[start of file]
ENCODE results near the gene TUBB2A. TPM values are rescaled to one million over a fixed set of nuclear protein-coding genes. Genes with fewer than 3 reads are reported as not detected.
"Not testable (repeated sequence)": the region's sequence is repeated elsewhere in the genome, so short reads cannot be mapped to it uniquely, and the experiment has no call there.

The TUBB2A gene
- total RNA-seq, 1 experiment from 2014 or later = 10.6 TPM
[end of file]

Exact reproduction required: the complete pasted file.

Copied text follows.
ENCODE results near the gene TUBB2A. TPM values are rescaled to one million over a fixed set of nuclear protein-coding genes. Genes with fewer than 3 reads are reported as not detected.
"Not testable (repeated sequence)": the region's sequence is repeated elsewhere in the genome, so short reads cannot be mapped to it uniquely, and the experiment has no call there.

The TUBB2A gene
- total RNA-seq, 1 experiment from 2014 or later = 10.6 TPM